Trade Mispricing from Mexico: Proposed Policy Solutions
December 11th, 2013
December 11th, 2013
This post is the third in a three-part series on policy solutions to confront trade mispricing from Mexico and the War on Drugs. It is adapted, with permission, from this feature article originally published by Policy Matters Journal. You can read the first and second posts.
In the United States, the War on Drugs has focused mainly on stemming the demand in the north and stifling the supply from the south. This effort has largely failed because the demand for illegal drugs is so large that narcotics dealers are willing to take significant risks to enter the North American drug market. A more effective method for fighting the War on Drugs would make it difficult for the cartels to hide or use the monetary proceeds from selling narcotics, thus making it unprofitable for them to do so.
Much of the analysis of Illicit Financial Flows and the U.S.-Mexico narcotics issue focuses on the incentives driving illicit actors. The literature has not directed sufficient focus on the incentives driving government and law enforcement officials on both sides of the border. However, until policy changes are made in both countries to change incentives faced by governments, illicit actors will continue to successfully employ trade mispricing as their method of choice to launder their money.
Reform in both the United States and Mexico should concentrate on two areas of the government: the respective tax and customs authorities. One reform that would help curb trade mispricing would be an information-sharing mechanism for tax authorities in the U.S. and Mexico to communicate suspicious cross-border transactions, specifically those involving the purchase and sale of goods and services across the border. The primary goal of this communication would be to ensure that the same information is being reported to each authority regarding the same transaction. This would also require greater communication between tax authorities and customs authorities, who themselves help monitor invoicing.
A second possible reform involves taking greater measures to ensure that border and customs agents on both sides of the border inspect more closely the invoices of each shipment crossing the border. If they inspect a shipment and the amount of goods on the invoice does not match the amount of goods in the shipment itself, they need both the power to question that disparity and the incentive to find it. Some of this could be achieved with greater education of customs officials so that they understand trade mispricing in practice and how and why we need to fight it.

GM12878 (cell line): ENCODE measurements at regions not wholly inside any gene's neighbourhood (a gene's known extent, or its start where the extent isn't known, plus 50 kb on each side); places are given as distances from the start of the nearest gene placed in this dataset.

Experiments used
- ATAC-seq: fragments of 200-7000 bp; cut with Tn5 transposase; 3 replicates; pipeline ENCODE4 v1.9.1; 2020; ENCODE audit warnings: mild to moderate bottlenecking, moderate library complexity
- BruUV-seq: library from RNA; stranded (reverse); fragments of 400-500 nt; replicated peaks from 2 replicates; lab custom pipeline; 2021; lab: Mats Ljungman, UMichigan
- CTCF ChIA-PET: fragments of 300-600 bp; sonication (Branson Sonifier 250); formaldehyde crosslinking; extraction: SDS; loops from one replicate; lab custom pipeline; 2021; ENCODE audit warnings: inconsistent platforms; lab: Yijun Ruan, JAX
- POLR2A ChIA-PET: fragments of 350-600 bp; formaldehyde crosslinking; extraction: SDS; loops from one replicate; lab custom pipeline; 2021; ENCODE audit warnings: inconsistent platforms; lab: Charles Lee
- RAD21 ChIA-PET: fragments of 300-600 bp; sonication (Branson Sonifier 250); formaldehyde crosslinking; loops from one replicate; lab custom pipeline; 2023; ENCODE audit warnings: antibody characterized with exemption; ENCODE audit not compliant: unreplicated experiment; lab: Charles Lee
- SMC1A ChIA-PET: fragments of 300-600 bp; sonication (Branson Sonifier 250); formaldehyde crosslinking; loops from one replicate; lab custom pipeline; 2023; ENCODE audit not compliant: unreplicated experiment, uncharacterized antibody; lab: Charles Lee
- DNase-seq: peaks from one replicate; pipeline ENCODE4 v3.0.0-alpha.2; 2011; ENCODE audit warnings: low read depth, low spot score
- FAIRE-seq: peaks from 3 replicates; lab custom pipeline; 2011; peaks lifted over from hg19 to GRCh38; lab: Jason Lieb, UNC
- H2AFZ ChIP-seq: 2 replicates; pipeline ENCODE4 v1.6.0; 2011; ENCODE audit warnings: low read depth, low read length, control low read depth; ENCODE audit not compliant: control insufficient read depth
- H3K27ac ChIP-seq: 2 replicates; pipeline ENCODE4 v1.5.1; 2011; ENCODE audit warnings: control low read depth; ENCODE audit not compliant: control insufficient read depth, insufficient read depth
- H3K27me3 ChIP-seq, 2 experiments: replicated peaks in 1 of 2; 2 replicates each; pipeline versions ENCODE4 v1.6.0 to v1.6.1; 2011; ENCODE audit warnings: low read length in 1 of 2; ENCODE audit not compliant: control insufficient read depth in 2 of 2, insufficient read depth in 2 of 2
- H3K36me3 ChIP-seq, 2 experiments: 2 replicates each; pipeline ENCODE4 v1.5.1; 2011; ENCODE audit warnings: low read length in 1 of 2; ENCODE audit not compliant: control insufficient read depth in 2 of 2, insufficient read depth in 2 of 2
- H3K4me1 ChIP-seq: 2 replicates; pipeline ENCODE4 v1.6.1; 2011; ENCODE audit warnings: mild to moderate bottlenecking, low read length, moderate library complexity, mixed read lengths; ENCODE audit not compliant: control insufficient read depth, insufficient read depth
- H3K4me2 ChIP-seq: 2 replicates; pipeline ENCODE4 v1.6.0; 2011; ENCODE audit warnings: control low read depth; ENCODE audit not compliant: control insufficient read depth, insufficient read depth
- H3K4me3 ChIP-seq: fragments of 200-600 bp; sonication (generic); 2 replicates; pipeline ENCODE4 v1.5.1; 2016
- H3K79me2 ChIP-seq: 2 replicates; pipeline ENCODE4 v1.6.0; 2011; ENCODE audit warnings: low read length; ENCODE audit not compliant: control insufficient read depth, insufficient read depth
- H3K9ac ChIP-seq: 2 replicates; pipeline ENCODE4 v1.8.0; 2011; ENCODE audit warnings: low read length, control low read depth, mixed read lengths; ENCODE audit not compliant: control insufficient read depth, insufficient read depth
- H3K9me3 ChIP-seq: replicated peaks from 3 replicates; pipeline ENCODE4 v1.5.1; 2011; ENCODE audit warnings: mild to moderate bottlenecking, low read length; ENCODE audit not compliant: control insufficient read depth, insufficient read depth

A third reform, which the Financial Transparency Coalition has advocated, would curtail trade mispricing by altering the incentives for the trade partners themselves. Under this proposal, parties selling goods or services across borders would sign a statement in the invoice certifying that no trade mispricing has taken place in the transaction. As Raymond Baker, Director of Global Financial Integrity, has pointed out, “some exporters and importers will readily violate such a clause. But there are not many multinational corporations that will run such transactions through their tax planning departments for the prohibited tax manipulations and then ask their people to sign a statement saying they did no such thing.”
These are not impossible reforms and they would go a long way toward curbing money laundered across the U.S.-Mexico border. Once the profits from the drug trade become more difficult to keep and use, the incentive to engage in the drug trade will also dry up. This provides the United States and Mexico with a clear path toward winning not just a simple victory in the War on Drugs, but a victory that can change the very dynamic of the war.
Will Gray is a graduate student at the George Mason University’s School of Public Policy.
This article was edited by Ann Hollingshead and Jonathan Peterson.
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